Category Archives: Thailand

Elephant Tears – learning why elephants cry

A melancholy brown eye stares at you from the grey, wrinkled face, fringed with luscious eyelashes. A tear stain reaches down the trunk of the poor, sad creature and you feel compelled to reach out and help.

A familiar image? It’s certainly one that has been used to generate much needed support for the dwindling elephant community on this earth. But is it the truth?

In my lifetime, in the last forty years, elephant numbers in Thailand have almost halved. That, in itself, is a travesty. What’s worse is that those that are left are often ill treated, broken, and abused in order to entertain tourists and the like. Anthropomorphically, they certainly have a reason to cry.

Elephants are complex, social creatures that need space, and variety in their diets and routines, not a concrete box and three shows a day. And that’s where Patara Elephant Camp is different. It is not a visitor center, a circus, or a place to watch elephants play football. It is a safe haven for rescued elephants, run by a Thai family who have taken in these poor creatures and supported their recovery. They are not ‘Conservationists’. (I use the capitalisation and inverted commas deliberately here because there’s conservation and ‘Conservation’ and Patara do not wish to be associated with the media circus surrounding elephants.) Neither are they activists, they are not trying to fight the good fight. They simply see elephants as part of their global family and have chosen to dedicate their lives to enabling these creatures to become happy and healthy through rehabilitation. They also have a reproduction programme that has successfully supported several offspring, with five more due by the end of 2015.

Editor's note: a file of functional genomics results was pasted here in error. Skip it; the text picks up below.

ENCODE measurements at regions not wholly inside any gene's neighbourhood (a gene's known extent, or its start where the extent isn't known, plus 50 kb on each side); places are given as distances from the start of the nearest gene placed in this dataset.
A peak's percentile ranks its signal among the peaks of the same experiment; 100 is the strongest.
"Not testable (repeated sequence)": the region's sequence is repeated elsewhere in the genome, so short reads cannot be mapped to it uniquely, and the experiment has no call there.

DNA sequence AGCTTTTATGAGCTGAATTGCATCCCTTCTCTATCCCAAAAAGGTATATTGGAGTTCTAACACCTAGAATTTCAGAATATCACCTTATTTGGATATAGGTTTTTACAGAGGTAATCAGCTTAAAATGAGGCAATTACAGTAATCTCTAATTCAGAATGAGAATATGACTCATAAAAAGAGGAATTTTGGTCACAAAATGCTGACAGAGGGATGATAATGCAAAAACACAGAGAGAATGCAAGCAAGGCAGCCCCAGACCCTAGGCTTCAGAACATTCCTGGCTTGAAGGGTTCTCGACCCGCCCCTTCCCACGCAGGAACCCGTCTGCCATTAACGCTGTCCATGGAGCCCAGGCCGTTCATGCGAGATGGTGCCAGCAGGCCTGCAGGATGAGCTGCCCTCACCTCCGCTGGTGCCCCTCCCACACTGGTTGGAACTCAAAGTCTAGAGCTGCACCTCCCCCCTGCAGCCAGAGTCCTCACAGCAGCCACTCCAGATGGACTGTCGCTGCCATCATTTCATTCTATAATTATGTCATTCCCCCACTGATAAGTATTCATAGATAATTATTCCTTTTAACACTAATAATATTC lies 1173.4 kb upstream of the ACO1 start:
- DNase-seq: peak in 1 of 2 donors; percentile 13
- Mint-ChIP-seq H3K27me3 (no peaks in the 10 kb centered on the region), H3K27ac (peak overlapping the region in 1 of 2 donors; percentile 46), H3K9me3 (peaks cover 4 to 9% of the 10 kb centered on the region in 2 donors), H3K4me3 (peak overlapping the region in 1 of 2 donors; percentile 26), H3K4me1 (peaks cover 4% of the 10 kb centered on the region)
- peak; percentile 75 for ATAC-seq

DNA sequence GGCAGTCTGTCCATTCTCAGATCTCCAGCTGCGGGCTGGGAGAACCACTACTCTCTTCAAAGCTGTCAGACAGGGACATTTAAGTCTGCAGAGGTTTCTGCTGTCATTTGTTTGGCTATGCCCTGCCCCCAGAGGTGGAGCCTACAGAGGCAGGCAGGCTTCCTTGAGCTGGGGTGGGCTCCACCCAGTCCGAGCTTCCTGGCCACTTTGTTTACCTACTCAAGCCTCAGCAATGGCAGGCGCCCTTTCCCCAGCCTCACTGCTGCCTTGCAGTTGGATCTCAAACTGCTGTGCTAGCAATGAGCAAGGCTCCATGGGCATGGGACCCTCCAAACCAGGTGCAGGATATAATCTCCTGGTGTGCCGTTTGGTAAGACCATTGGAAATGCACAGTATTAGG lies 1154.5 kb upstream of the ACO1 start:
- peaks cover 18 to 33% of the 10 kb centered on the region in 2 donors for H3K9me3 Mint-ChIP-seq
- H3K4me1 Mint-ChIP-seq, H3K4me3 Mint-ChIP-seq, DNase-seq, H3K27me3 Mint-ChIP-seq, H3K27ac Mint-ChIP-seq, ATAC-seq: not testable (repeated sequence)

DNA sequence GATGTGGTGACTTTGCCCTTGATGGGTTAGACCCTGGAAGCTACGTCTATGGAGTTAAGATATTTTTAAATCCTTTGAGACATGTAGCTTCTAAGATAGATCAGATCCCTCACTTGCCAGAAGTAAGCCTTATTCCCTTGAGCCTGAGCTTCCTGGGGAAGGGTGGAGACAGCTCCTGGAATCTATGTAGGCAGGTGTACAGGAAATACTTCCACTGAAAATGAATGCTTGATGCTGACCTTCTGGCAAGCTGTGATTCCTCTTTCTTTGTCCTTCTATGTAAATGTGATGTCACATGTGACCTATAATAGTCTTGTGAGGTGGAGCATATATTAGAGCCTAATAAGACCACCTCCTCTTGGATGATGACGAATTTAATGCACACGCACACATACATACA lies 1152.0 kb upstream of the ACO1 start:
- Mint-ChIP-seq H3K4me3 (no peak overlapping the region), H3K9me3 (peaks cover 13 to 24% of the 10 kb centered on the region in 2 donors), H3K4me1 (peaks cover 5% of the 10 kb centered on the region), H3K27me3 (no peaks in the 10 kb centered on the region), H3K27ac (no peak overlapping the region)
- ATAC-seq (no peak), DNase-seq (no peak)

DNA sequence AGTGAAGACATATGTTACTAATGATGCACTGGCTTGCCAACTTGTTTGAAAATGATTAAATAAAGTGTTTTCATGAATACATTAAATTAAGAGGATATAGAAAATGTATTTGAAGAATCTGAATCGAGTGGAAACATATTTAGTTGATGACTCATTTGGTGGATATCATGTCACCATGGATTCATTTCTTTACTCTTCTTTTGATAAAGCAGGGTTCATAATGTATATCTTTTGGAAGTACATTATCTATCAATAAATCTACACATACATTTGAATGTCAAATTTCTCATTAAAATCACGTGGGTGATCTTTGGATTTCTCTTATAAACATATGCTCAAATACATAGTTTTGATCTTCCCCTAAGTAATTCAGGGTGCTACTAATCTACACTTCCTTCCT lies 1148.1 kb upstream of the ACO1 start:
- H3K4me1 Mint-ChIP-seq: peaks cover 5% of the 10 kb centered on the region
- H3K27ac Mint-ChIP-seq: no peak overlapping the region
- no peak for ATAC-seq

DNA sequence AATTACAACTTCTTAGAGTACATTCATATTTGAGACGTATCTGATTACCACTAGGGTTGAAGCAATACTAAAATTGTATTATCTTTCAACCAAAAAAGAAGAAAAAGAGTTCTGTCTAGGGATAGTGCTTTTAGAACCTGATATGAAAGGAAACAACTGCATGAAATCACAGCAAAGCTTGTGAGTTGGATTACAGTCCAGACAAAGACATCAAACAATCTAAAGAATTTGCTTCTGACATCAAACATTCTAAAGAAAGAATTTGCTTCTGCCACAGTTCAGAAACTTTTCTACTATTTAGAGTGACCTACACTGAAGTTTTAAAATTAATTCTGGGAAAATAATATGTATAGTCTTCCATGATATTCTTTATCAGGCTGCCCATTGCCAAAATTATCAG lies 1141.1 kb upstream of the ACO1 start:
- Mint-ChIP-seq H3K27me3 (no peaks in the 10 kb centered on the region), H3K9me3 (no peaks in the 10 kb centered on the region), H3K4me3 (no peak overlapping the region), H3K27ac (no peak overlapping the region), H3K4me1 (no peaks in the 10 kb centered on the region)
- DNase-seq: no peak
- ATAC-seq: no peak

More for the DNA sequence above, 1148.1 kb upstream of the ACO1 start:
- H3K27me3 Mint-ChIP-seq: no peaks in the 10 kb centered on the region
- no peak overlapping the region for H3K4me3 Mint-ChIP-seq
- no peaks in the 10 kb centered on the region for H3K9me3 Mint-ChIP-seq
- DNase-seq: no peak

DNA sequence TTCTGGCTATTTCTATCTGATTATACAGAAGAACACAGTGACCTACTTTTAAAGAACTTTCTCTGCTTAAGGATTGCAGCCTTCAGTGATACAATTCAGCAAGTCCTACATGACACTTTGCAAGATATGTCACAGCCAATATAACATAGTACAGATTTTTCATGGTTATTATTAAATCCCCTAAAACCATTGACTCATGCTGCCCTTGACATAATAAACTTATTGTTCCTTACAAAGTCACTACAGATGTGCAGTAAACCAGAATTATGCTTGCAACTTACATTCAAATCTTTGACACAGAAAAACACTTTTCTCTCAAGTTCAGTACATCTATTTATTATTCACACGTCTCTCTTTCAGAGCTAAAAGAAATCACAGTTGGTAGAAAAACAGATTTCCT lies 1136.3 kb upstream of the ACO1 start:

My day with this elephant family started with a meet and greet by two mothers and their offspring. We were encouraged to stroke and pat them as they consumed sugar cane, cut up for them by their handlers. This wasn’t part of our day but a bonus while we waited for other people to arrive. In spite of our gushing interference, the elephants and their babies continued to eat and drink steadily, barely pausing between trunk-fulls of food.